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Our Experience with the Symptoms of End-Stage Renal Dysplasia in Our Puppy

Updated: Jan 20

# Rest in Peace Magnus


A thousand words won't bring you back, I know because I have tried;

neither will a thousand tears. I know because I have cried*.



Renal dysplasia in dogs is a condition that begins during fetal development, meaning the dog has either acquired it from a genetic mutation or through trauma or disease that can affect puppies in the womb. The exact cause of renal dysplasia is unknown. Be aware that a dog/bitch who had scanned scanned kidneys, urine, blood with excellent results … still can produce renal dysplasia - the dog/bitch can be just as minimum a carrier of gene as this part is being denied by those who produce these puppies.

To my opinion, the parents of puppies showing signs of renal dysplasia should be immediately taken from breeding consideration, till we as a society find a test which confirms that it was really the environment what caused Renal Dysplasia. One sick puppy - in our case nearly half of the litter - is too many. How can the breeder look to the eyes of the people, who lost or battling the life with a doggie with renal dysplasia and continue to breed the parents with "hope" it won't happen?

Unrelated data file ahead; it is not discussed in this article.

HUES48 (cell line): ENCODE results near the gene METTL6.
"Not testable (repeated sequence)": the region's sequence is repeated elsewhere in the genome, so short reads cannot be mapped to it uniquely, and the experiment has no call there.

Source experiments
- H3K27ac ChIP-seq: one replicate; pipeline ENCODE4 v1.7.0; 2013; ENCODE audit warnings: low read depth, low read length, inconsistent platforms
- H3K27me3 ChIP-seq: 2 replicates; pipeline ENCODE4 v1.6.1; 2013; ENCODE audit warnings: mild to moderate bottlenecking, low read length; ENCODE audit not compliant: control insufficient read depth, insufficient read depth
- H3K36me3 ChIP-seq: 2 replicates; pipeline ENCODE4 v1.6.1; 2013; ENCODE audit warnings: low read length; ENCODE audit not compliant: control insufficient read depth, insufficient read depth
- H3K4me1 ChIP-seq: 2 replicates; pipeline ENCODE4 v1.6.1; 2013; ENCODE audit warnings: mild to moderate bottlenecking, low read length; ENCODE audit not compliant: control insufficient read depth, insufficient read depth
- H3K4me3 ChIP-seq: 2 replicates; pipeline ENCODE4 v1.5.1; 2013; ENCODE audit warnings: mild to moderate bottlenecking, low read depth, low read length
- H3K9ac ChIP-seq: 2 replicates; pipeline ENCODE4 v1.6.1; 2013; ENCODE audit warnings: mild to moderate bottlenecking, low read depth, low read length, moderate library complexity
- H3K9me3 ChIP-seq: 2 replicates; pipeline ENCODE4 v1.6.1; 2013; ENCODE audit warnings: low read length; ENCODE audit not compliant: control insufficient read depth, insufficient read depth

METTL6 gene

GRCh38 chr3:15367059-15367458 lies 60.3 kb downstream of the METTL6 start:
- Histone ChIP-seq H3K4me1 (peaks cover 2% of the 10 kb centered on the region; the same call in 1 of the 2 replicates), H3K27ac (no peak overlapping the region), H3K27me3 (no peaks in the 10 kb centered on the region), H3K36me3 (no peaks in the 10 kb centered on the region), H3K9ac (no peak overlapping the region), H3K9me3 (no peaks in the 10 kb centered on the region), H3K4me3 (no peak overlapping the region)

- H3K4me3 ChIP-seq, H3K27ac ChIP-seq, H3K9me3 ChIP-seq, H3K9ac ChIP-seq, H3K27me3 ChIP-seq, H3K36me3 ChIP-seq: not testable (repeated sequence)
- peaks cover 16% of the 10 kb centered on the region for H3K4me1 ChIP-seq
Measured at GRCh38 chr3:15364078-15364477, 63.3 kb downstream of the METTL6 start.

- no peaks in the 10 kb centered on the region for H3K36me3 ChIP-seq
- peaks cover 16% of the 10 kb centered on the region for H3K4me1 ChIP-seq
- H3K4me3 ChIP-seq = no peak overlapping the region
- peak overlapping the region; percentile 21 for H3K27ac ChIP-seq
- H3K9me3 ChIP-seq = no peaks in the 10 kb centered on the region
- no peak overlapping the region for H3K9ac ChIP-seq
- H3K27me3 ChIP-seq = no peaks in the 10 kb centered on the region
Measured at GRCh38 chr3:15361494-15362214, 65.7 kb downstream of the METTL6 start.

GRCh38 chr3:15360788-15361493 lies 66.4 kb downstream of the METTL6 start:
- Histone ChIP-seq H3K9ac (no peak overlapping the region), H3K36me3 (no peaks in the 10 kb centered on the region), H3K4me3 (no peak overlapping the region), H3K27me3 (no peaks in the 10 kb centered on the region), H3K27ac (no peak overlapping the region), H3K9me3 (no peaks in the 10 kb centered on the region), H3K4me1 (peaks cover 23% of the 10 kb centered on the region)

It already happen, I believe it is the responsibility of the breeder to take immediate action to get as minimum the parents out to preserve the HEALTH of the breed.

While we were searching for information about the symptoms of renal dysplasia, we found only a few publications that described what we would see and feel. Now, I understand why, people don't want talk loudly and openly about that it happened to them. We always hoped that reaching out to the top will get us the best information, how wrong we were. It is bad to have a sick doggie, however if you see that the situation is not handled to eliminate the repetition, you really can't believe. We do have a second bull terrier boy, who is tested as homozygous, he is a cousin for our lost Magnus. We absolutely love our boy Ares, that much more that we know what may come, that much more we appreciate each second we can enjoy him as being himself. So is it really environmental or just simply genetical?


Renal dysplasia is not easy, and it is painful. This is a cruel disease. We lost our bull terrier boy Magnus at the tender age of 8.5 months - he was diagnosed just 110 days before renal dysplasia took him as its own.